Tackling our land footprint would also help the EU reach its targets to halt biodiversity loss by 2020 and end deforestation by 2030. Furthermore, the adoption of the UN Sustainable Development Goals this year will require efforts from each country to meet the universal goals, and the EU can use this opportunity to pioneer in the area of sustainable land use and consumption.
Therefore, we urge you to ensure that a Land as a Resource Communication is included in next year’s Commission’s Work Programme. It is time for the Commission to tackle land issues with a high level of ambition, like it has done in many other areas, and to do so with a long-term vision. Taking such steps will deliver Europe’s vision of jobs and growth, will make European companies more resilient, will ensure long-term sustainability of global resources, and will have a positive impact on the health of people and the planet.
We thank you for your commitment, and remain available should you like to exchange more details on this issue.
Floris Faber, Director – Act Alliance
Laura Sullivan, Director for Europe – Action Aid
Samuel Féret, Co-ordinator – Agricultural and Rural Convention 2020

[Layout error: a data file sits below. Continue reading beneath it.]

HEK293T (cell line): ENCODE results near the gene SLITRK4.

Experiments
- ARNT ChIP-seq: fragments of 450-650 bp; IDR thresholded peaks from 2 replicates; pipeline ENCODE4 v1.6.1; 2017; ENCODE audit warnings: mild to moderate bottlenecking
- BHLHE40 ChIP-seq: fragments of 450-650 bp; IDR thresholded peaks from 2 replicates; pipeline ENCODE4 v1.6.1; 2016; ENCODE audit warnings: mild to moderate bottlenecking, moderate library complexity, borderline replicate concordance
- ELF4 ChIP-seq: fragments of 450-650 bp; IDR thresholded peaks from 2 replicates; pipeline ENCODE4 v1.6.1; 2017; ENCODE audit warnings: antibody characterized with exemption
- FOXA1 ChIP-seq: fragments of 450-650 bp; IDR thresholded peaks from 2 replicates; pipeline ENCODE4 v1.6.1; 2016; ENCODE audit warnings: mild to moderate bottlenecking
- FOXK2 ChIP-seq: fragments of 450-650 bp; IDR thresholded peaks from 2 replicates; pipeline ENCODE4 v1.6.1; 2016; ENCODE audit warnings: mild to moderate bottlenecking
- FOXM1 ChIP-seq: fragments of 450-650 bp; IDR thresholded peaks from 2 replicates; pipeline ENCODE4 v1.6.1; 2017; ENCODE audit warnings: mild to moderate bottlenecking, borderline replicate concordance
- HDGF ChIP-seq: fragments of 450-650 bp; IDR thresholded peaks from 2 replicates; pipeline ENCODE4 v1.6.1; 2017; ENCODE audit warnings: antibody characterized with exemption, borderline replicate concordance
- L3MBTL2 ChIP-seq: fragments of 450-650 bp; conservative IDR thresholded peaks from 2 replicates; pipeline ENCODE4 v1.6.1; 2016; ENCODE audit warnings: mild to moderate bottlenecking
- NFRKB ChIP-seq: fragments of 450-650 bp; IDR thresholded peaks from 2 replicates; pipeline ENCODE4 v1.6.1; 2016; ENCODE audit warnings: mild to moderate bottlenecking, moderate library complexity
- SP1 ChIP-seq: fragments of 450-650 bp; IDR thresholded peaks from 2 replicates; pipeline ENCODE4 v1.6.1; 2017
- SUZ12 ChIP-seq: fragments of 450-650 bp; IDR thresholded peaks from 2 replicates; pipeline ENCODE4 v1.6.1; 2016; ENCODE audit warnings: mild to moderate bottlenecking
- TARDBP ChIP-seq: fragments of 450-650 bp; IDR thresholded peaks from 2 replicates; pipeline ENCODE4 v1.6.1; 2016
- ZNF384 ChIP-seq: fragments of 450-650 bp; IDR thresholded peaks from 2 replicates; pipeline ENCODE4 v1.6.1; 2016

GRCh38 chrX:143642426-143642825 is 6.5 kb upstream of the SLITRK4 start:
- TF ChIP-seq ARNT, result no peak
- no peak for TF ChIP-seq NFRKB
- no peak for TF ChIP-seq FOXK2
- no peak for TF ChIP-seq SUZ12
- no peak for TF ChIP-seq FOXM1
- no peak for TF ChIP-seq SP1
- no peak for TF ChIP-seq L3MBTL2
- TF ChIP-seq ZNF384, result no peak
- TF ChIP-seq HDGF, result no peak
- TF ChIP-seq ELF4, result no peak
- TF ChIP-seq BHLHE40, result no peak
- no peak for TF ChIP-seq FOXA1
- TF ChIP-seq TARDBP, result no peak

Almuth Ernsting, Director – Biofuelwatch
Angelo Caserta, Regional Director – Birdlife International, Europe and Central Asia
Agnes Zolyomi, General Secretary, CEEweb for Biodiversity
Philip Lymbery, Chief Executive – Compassion in World Farming
Szőcs-Boruss Miklós Attila, President – Eco Ruralis
Laura Degallaix, Director – Eco Standard
Javier Sanchez, Director – European Coordination Via Campesina
Jeremy Wates, Secretary-General – European Environmental Bureau
Saskia Ozinga, Campaigns Coordinator – FERN
Magda Stoczkiewicz, Director – Friends of the Earth Europe
Samuel Féret, President – Groupe de Bruges
Marco Schlüter, Group Executive Director – IFOAM EU
Natalia Alonso, Deputy Director of Advocacy & Campaigns – Oxfam EU Advocacy Office
Paolo Di Croce, Secretary General – Slow Food
René Becker, President – Terre de liens
All Arc2020 articles on Land Grabbing
Full text of the letter here (PDF)